Alumni Awards, Recognitions and Appointments
Frank Wolf (L’65), Anthony DePanfilis (L’74), Marcus Johnson (B’97, L’97), Susan Smith Blakely (L’79), Osamudia James (L’04), Richard Verma (LL.M.’98).
Susan Smith Blakely (L’79) received the Ms. J.D. 2015 “Sharing Her Passion” Award in San Francisco in March. After 25 years in the private and public sectors at all levels of law practice, Blakely resigned her partnership in 2006 to devote herself to raising the retention rates for women lawyers. Through her company, Legal Perspectives, she speaks about overcoming the special challenges to women lawyers at law schools, law firms and law organizations throughout the country. She is the author of Best Friends at the Bar: What Women Need to Know about a Career in the Law and Best Friends at the Bar: The New Balance for Today’s Woman Lawyer. Her new book, Best Friends at the Bar: Top-Down Leadership of Women Lawyers, will be released later this year.
Samuel Buffone Jr. (L’11) was named “Rookie of the Year” by the Civil Division of the U.S. Department of Justice. This award recognizes “exceptional performance and notable contributions towards the Department’s mission by an employee with fewer than three years of service with the Division.” Buffone works in the fraud section of the commercial litigation branch.
Anthony J. DePanfilis (L’74) has been re-elected for his sixth term as judge of probate for the Norwalk/Wilton probate district. DePanfilis and his wife, Kelly, their four children and four grandchildren, live in Norwalk, Conn., where Tony also remains as senior partner at the law firm of DePanfilis & Vallerie.
William R. Durland (L’59) is the 2013 recipient of Bucknell University’s “Service to Humanity Award.” He also received the state of Colorado’s Martin Luther King, Jr. Humanitarian Award in 1999. He recently retired as a civil rights attorney and professor of philosophy, government and history, but continues as a member of the faculty of Pillar Institute for Lifelong Learning in Colorado Springs and writes plays on political and religious subjects as an avocation.
John Facciola (L’69), who retired from the U.S. District Court for the District of Columbia where he served as a magistrate judge, received the Sedona Lifetime Service Award for 2014. “His own alma mater, Georgetown Law Center, describes him as one of the ‘rock star’ judges in the eDiscovery world, and we agree!” Sedona Conference Executive Director Craig Weinlein wrote when announcing the 2014 Volunteer Awards. “We are pleased to recognize his important contributions to our mission over his long tenure of service and support for the Sedona Conference.”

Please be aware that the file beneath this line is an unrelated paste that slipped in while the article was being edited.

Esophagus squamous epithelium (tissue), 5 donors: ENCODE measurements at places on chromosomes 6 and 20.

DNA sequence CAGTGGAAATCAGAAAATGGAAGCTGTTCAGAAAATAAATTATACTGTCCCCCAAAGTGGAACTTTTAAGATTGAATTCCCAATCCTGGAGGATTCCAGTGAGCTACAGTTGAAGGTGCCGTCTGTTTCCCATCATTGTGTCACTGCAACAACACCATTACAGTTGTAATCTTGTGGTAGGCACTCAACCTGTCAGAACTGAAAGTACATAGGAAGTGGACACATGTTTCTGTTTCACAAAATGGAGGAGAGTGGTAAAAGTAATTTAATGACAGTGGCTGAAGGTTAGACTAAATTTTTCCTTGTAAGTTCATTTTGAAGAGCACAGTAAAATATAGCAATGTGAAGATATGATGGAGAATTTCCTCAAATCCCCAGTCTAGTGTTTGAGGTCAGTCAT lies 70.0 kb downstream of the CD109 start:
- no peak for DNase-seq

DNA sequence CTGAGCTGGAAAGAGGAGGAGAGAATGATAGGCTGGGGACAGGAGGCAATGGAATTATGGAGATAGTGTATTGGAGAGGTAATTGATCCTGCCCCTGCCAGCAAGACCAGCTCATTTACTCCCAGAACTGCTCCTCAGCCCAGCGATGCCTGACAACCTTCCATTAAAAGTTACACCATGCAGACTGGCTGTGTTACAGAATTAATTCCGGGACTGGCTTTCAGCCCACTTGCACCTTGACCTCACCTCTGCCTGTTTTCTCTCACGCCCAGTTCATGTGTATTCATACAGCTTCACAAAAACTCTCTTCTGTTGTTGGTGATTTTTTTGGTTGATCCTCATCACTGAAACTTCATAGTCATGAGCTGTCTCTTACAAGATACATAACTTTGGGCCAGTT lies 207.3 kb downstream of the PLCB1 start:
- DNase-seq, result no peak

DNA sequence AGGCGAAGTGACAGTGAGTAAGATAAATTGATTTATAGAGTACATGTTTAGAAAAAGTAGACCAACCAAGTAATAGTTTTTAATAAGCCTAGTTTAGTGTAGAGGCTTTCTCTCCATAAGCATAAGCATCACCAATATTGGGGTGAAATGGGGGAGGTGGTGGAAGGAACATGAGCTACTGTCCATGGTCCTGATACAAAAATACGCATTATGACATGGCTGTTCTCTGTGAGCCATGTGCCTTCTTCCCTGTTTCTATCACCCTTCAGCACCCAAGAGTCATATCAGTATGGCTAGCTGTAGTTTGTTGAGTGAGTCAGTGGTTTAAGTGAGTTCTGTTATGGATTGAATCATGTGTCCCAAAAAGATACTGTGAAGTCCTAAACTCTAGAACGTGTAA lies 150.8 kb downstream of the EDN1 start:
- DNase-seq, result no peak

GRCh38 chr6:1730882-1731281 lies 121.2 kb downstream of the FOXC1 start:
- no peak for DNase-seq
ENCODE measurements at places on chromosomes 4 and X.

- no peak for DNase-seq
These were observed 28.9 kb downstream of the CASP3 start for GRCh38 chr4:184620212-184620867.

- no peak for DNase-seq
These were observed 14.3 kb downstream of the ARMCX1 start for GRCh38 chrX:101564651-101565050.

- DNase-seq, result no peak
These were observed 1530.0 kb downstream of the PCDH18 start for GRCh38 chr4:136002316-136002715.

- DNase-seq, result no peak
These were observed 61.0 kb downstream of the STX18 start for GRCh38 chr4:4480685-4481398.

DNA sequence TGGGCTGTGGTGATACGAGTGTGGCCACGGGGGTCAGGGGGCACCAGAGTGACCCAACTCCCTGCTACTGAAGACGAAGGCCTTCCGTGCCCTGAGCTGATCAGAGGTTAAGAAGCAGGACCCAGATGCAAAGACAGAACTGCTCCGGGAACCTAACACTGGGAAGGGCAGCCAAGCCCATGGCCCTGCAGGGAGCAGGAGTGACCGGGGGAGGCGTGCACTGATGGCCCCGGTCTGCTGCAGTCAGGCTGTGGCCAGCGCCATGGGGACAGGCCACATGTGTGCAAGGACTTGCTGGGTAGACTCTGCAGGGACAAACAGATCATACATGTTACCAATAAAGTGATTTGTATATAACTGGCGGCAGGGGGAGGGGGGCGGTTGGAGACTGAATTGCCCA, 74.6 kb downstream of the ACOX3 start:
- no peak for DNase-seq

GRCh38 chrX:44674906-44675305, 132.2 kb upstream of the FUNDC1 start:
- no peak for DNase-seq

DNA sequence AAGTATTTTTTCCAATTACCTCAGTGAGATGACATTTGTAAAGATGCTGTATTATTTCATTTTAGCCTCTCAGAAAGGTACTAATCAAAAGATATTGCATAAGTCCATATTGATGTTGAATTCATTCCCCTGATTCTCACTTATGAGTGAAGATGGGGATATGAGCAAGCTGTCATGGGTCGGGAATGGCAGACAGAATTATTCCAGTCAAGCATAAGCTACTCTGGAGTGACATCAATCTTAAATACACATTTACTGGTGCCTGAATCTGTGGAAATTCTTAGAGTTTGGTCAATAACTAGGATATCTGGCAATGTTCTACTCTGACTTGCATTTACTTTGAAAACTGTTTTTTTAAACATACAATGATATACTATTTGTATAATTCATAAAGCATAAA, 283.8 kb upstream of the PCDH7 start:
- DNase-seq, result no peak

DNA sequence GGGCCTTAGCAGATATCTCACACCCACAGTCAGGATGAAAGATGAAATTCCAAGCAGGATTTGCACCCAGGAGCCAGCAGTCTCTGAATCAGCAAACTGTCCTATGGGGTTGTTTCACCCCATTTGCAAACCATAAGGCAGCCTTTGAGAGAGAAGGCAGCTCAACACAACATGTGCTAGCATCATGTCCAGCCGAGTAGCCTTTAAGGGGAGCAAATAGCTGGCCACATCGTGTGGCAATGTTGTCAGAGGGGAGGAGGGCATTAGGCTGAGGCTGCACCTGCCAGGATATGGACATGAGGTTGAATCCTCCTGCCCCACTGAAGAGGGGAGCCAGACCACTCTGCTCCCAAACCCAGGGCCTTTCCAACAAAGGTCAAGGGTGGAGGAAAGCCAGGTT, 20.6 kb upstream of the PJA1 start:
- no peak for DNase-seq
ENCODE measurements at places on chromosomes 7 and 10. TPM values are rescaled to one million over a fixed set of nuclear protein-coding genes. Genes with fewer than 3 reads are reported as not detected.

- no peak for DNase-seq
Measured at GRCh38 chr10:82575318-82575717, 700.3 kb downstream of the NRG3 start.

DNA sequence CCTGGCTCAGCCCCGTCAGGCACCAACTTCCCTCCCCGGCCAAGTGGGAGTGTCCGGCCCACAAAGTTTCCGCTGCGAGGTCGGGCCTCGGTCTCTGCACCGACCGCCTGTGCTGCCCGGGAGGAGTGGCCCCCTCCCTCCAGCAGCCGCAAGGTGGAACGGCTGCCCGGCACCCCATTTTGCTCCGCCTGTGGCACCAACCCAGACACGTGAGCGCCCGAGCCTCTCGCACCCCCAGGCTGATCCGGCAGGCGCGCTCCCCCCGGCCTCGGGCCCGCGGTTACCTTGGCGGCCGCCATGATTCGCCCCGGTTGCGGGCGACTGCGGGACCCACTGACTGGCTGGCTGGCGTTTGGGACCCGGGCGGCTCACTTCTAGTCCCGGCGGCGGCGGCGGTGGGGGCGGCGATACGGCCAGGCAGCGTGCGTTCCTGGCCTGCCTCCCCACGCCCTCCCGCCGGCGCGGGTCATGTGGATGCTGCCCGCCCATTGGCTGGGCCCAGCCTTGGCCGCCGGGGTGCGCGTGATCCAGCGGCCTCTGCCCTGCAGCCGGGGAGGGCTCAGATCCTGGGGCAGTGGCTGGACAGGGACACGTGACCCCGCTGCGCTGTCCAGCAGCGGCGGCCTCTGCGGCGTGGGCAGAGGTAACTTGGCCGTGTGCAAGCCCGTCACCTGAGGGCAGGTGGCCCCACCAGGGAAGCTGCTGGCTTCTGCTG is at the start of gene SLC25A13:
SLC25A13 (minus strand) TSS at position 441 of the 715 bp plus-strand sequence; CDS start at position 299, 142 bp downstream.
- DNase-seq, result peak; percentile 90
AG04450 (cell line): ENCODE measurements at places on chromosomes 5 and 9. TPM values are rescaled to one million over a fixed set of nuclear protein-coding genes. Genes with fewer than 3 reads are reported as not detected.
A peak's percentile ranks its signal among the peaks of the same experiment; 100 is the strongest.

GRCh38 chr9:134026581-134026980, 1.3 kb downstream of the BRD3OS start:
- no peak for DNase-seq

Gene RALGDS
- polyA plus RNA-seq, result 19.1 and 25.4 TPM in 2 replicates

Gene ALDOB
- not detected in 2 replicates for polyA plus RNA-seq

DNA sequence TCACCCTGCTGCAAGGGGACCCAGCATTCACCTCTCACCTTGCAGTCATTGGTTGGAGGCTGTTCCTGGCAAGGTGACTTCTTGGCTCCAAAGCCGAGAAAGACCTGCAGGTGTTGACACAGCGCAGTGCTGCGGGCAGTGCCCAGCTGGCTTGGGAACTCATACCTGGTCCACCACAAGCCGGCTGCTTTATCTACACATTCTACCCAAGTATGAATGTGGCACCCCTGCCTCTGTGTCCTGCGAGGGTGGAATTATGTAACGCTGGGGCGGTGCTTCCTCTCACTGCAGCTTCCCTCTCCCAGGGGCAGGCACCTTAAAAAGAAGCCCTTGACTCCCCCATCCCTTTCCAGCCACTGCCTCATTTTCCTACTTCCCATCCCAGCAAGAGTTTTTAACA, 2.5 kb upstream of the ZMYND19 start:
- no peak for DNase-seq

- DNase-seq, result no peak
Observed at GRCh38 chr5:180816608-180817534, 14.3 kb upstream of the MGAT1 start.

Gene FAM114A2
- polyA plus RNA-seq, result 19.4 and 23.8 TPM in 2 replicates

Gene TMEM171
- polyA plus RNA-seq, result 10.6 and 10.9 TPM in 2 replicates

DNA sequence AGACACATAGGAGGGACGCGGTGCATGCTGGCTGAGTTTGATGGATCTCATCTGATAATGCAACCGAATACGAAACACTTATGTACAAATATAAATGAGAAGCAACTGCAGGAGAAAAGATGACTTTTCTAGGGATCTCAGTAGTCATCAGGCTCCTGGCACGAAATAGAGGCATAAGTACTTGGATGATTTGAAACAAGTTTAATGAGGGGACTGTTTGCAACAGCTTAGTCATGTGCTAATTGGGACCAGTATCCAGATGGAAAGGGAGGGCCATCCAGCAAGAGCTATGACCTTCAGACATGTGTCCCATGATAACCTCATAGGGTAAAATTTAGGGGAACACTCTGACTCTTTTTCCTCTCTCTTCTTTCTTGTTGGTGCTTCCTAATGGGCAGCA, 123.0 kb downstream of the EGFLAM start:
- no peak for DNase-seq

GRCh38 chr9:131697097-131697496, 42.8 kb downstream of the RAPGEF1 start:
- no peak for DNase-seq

Crystal Freed (L’03) was named Florida’s Community Advocate of the Year by the Florida Department of Juvenile Justice. Freed is an attorney and community activist who has dedicated her legal career to providing pro bono services to women who have been exploited in the commercial sex industry and to collaborating with elected officials, artists and nonprofits to end human trafficking in Florida. She co-chaired Northeast Florida’s first Human Trafficking Task Force in 2007 and quadrupled its membership, established Jacksonville’s first human trafficking awareness walk, and organized the Jacksonville Bar Association’s first human trafficking continuing legal education curriculum. This year, Freed directed ArtWorks for Freedom, a five-week citywide trafficking awareness campaign in Jacksonville.
Brian Greenspun (B’68, L’71) was appointed a member of the Commission for the Preservation of America’s Heritage Abroad by President Barack Obama in November.
The San Francisco Superior Court Bench has elected Teri L. Jackson (L’80) to serve as the assistant presiding judge of the San Francisco Superior Court. Jackson, who’s been on the bench since September 2002, is the first African American woman to serve as assistant presiding judge in the city and county of San Francisco. She is currently the supervising judge for litigation involving asbestos and the California Environmental Quality Act. She served on the court’s appellate division from 2009 to 2012.
Osamudia James (L’04) is a co-recipient of the 2014 Derrick A. Bell Award, presented by the American Association of Law Schools minority groups section to a faculty member who, through activism, mentoring, teaching and scholarship, has made an extraordinary contribution to legal education, the legal system, or social justice. James was recently granted tenure at the University of Miami School of Law, where she teaches and writes in the areas of tort, administrative law, education law, and race and the law. She lives in Miami, Fla., with her husband and two young children.